Education

‘Disaster For Our Children’: Law To Prevent Future School Shutdowns Introduced In England

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Laurel Duggan Social Issues and Culture Reporter
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English Member of Parliament Robert Halfon introduced a bill Wednesday which would block pandemic-related school shutdowns.

The bill proposes a “triple lock” to prevent closures. Schools could only be shut down at a regional or national level after the Children’s Commissioner’s advice is sought and a debate and vote are held in Parliament. Any approved shutdowns would need to return to parliament for a vote every three weeks.

“Protecting face-to-face learning is my absolute priority. I have no plans whatsoever to close schools again,” said Halfon, chairman of the Commons Education Committee, according to BBC News.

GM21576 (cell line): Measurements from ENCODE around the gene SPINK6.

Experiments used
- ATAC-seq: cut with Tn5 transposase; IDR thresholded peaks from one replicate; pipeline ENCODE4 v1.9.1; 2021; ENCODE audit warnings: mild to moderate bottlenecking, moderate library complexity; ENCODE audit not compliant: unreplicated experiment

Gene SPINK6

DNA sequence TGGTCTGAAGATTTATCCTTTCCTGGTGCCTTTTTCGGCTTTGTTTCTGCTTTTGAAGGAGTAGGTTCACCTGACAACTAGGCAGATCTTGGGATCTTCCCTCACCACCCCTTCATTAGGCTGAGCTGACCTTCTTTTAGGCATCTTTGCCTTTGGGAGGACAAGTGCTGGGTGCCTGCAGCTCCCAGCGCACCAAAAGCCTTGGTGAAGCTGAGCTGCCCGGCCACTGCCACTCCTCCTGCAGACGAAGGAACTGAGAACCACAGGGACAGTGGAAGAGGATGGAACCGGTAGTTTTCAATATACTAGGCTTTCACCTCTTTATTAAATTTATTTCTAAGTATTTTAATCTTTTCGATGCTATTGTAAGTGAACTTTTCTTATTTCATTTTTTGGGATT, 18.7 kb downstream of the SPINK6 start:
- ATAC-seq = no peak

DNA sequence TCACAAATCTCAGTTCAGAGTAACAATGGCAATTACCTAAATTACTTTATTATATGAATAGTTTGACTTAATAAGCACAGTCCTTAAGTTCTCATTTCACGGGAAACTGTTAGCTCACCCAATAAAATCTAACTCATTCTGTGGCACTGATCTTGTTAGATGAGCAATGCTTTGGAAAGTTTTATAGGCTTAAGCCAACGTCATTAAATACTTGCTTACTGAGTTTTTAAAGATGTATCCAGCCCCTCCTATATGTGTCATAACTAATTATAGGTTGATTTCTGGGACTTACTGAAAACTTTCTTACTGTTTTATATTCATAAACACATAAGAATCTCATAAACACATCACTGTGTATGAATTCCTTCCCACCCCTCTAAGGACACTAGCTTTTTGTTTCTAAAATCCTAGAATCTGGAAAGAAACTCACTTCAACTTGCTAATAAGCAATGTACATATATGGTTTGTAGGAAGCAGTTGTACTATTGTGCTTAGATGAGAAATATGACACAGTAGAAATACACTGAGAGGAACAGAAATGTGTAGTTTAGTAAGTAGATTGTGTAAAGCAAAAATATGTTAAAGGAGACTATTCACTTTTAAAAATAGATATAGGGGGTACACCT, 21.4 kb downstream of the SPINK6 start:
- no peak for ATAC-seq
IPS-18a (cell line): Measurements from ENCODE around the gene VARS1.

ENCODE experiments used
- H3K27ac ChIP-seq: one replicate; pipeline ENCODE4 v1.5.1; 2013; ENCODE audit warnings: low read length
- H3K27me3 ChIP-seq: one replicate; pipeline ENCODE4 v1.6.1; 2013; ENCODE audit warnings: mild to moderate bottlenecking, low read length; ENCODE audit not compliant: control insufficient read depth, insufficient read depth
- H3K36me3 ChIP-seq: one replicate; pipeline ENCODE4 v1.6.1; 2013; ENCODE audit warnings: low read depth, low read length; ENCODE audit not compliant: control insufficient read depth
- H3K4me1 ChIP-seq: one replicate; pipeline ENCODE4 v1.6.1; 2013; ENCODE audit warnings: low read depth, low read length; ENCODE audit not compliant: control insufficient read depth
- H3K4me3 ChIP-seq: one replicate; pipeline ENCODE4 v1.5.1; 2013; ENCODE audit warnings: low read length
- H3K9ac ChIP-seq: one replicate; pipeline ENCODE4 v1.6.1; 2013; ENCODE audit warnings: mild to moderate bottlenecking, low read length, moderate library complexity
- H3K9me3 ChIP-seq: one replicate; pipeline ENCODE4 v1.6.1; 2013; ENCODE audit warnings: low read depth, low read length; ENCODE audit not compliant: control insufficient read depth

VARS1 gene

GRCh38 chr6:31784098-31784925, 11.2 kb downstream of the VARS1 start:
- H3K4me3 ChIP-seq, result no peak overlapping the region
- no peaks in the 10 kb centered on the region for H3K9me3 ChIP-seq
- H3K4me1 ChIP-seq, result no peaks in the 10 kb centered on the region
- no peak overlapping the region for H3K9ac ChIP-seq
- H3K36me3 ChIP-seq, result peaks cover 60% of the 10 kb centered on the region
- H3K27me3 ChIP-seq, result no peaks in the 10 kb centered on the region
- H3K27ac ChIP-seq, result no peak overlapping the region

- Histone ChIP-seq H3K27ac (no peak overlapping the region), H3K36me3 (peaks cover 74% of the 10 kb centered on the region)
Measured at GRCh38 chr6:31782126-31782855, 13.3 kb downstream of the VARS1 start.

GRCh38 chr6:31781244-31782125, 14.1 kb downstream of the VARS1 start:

The legislation would classify all schools, including universities, as “essential infrastructure,” meaning they would remain open during public health emergencies, according to Halfon.

Halfon attributes a widening academic achievement gap, worsening mental health and negative health impacts for children to school shutdowns during the pandemic. “Schools and educational settings play a vital role in safeguarding our young people from harm. Without that safety net, too many vulnerable youngsters have slipped through the cracks,” he said.

“Never again must schools have to compete with pubs, theme parks and Primark to open,” said the Children’s Commissioner for England, Anne Longfield, BBC News reported. (RELATED: 19-Year-Old Beats Out Incumbent School Board Member)

English schools were locked down from March to July 2020 and for another period in early 2021, BBC reported.

The battle over school closures and other education decisions related to COVID-19 embroiled American school boards in controversy and was a driving factor in some of Tuesday’s elections.

Republican candidate Glenn Youngkin defeated his Democratic opponent, former Gov. Terry McAuliffe, in the Virginia gubernatorial race. Education was likely the most important factor for Virginia voters, according to a poll by The Washington Post.

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